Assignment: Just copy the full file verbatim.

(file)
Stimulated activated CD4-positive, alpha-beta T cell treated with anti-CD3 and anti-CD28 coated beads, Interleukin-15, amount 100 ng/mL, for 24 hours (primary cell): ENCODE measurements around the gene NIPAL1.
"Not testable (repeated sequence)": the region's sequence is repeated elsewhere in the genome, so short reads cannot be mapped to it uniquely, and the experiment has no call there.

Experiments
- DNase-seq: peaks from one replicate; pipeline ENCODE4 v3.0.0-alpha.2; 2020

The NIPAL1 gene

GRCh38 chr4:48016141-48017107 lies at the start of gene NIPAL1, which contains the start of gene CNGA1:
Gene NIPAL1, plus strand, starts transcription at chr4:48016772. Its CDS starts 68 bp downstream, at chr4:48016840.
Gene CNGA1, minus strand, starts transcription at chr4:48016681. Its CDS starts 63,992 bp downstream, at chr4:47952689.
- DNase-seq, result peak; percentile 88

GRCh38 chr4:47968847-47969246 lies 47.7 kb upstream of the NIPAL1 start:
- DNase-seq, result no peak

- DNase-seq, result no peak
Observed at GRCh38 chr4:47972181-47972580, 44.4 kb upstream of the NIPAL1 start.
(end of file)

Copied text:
Stimulated activated CD4-positive, alpha-beta T cell treated with anti-CD3 and anti-CD28 coated beads, Interleukin-15, amount 100 ng/mL, for 24 hours (primary cell): ENCODE measurements around the gene NIPAL1.
"Not testable (repeated sequence)": the region's sequence is repeated elsewhere in the genome, so short reads cannot be mapped to it uniquely, and the experiment has no call there.

Experiments
- DNase-seq: peaks from one replicate; pipeline ENCODE4 v3.0.0-alpha.2; 2020

The NIPAL1 gene

GRCh38 chr4:48016141-48017107 lies at the start of gene NIPAL1, which contains the start of gene CNGA1:
Gene NIPAL1, plus strand, starts transcription at chr4:48016772. Its CDS starts 68 bp downstream, at chr4:48016840.
Gene CNGA1, minus strand, starts transcription at chr4:48016681. Its CDS starts 63,992 bp downstream, at chr4:47952689.
- DNase-seq, result peak; percentile 88

GRCh38 chr4:47968847-47969246 lies 47.7 kb upstream of the NIPAL1 start:
- DNase-seq, result no peak

- DNase-seq, result no peak
Observed at GRCh38 chr4:47972181-47972580, 44.4 kb upstream of the NIPAL1 start.